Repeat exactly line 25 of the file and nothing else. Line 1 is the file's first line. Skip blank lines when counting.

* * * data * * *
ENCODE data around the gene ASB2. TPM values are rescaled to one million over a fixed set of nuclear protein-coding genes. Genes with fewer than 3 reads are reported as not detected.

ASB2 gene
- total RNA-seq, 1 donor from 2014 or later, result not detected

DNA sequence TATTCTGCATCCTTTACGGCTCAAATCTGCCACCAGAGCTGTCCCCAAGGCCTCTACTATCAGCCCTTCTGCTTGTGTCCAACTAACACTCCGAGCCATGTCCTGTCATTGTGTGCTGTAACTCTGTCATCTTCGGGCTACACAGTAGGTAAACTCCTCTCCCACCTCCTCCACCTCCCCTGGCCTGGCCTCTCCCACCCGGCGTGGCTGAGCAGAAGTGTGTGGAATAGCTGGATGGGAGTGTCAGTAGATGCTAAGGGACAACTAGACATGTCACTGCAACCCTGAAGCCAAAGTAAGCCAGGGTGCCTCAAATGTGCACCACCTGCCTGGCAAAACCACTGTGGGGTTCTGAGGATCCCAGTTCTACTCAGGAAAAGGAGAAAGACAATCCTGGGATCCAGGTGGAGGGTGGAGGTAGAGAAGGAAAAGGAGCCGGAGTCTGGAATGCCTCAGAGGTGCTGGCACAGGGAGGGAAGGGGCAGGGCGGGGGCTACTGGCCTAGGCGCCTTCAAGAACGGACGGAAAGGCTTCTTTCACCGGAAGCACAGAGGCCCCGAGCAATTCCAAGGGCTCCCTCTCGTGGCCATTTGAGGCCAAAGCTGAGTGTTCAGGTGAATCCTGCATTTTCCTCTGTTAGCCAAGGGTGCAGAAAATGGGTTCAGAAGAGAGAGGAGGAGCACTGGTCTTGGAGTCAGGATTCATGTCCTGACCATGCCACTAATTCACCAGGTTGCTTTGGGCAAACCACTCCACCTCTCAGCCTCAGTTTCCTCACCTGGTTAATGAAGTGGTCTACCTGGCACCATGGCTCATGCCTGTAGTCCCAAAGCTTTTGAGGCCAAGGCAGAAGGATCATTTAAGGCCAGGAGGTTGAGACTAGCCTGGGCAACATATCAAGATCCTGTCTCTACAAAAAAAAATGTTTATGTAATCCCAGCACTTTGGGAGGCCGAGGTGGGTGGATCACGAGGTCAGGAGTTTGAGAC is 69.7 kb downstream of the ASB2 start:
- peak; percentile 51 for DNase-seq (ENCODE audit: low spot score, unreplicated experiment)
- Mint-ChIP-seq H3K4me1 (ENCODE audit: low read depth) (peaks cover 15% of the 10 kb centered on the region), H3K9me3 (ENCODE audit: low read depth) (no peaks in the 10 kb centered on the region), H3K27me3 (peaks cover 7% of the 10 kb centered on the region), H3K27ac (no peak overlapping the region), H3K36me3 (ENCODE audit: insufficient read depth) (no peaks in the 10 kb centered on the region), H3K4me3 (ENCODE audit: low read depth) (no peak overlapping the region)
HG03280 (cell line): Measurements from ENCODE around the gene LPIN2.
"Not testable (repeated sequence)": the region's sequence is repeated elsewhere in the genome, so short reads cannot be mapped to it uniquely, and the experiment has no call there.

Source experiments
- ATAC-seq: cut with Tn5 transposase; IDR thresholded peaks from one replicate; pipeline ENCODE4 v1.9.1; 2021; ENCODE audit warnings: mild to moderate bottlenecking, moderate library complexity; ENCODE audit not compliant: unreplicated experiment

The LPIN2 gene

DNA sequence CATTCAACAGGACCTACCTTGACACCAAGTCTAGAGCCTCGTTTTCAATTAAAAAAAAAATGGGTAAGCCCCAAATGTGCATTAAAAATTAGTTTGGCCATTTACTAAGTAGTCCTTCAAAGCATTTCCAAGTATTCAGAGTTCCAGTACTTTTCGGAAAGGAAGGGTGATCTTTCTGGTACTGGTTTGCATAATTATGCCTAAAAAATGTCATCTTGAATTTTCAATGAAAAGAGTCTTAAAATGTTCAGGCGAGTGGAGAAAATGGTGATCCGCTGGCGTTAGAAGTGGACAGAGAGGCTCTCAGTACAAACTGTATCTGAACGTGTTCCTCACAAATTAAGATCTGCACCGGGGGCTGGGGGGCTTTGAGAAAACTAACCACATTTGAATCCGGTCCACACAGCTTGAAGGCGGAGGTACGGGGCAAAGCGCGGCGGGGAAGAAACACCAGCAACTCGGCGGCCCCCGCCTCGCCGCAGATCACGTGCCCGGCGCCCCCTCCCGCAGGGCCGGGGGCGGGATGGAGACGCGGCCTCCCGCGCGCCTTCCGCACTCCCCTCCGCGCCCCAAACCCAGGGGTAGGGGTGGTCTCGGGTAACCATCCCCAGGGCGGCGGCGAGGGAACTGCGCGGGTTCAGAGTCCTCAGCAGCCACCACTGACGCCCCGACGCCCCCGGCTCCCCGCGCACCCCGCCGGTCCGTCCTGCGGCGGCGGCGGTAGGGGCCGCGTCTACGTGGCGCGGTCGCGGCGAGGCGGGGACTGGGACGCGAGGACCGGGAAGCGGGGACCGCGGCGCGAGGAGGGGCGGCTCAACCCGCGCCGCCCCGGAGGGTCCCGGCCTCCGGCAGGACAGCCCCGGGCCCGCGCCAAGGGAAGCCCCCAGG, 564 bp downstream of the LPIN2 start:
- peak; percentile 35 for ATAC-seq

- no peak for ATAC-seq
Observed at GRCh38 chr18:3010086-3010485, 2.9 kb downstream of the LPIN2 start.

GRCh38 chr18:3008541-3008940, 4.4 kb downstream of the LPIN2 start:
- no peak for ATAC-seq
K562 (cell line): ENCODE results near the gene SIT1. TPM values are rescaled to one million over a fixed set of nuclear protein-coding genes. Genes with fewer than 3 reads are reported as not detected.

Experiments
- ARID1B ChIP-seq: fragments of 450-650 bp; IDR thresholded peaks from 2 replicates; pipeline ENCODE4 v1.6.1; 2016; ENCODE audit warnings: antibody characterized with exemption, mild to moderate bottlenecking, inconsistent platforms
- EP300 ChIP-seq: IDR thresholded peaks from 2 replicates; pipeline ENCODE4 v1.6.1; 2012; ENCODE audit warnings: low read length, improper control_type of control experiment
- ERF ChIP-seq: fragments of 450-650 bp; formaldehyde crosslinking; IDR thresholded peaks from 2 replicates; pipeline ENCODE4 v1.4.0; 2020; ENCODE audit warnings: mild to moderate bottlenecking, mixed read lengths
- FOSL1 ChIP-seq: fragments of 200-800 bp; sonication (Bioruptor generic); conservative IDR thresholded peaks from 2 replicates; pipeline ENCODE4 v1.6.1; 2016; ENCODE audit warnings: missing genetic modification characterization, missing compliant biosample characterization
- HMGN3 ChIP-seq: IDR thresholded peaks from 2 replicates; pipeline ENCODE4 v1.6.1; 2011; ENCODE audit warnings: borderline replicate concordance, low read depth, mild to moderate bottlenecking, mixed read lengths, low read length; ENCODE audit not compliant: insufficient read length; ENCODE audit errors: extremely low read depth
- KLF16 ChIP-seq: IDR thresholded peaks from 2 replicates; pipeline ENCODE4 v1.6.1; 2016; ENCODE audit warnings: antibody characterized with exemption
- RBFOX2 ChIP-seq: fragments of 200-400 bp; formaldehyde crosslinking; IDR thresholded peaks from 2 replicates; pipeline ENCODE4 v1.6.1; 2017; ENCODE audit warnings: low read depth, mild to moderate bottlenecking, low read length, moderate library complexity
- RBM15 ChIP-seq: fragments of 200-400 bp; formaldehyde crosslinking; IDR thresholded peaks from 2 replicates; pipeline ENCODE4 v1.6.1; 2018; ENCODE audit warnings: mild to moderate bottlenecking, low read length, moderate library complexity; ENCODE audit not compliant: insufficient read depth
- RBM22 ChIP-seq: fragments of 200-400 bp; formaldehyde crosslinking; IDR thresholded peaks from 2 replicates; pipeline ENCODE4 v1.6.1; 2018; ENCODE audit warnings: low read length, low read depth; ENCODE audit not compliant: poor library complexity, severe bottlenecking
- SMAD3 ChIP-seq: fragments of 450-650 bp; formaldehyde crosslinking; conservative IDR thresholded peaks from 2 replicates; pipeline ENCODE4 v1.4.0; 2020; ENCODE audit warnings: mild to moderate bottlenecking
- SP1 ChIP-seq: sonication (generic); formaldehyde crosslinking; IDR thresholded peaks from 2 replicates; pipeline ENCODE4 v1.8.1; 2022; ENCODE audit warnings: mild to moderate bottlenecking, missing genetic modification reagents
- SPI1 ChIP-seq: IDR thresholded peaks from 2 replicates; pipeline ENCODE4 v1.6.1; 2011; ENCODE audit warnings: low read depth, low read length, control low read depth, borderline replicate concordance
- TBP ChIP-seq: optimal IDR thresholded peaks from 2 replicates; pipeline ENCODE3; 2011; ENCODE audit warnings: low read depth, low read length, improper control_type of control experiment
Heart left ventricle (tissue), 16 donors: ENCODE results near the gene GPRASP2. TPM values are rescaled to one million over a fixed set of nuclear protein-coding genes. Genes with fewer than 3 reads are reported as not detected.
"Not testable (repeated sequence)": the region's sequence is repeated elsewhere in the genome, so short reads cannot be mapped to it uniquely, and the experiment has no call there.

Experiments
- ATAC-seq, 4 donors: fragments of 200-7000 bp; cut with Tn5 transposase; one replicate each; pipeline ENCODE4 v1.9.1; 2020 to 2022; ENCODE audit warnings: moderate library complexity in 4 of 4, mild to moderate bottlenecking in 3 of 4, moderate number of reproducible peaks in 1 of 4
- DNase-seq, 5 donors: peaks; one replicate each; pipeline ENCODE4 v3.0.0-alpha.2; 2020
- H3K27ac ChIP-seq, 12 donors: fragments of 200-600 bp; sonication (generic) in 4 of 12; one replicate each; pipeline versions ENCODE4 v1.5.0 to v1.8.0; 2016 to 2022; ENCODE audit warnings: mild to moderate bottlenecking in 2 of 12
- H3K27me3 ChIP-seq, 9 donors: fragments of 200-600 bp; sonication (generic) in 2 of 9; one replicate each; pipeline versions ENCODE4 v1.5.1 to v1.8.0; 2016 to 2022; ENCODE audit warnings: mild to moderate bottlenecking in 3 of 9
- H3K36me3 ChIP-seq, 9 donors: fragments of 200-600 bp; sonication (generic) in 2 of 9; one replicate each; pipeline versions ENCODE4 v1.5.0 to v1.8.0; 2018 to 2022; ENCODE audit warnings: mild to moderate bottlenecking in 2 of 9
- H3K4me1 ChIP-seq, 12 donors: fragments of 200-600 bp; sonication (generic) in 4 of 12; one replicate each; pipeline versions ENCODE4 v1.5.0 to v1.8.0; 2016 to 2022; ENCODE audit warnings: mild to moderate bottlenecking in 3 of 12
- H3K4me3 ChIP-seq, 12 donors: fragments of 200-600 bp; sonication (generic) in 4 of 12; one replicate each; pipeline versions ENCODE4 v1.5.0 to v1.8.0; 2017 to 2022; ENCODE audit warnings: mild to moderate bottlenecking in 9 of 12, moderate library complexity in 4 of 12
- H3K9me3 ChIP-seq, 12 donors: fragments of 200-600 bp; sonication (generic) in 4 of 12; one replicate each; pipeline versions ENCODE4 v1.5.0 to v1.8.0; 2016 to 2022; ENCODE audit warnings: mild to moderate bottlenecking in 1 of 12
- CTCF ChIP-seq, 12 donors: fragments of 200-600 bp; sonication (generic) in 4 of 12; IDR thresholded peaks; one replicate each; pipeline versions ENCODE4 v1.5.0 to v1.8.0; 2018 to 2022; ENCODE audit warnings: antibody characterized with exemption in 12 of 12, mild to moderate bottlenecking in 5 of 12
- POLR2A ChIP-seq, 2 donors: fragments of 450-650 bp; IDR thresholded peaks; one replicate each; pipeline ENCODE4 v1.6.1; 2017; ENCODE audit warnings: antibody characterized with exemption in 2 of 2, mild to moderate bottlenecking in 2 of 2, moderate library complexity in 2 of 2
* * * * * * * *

- KLF16 ChIP-seq: IDR thresholded peaks from 2 replicates; pipeline ENCODE4 v1.6.1; 2016; ENCODE audit warnings: antibody characterized with exemption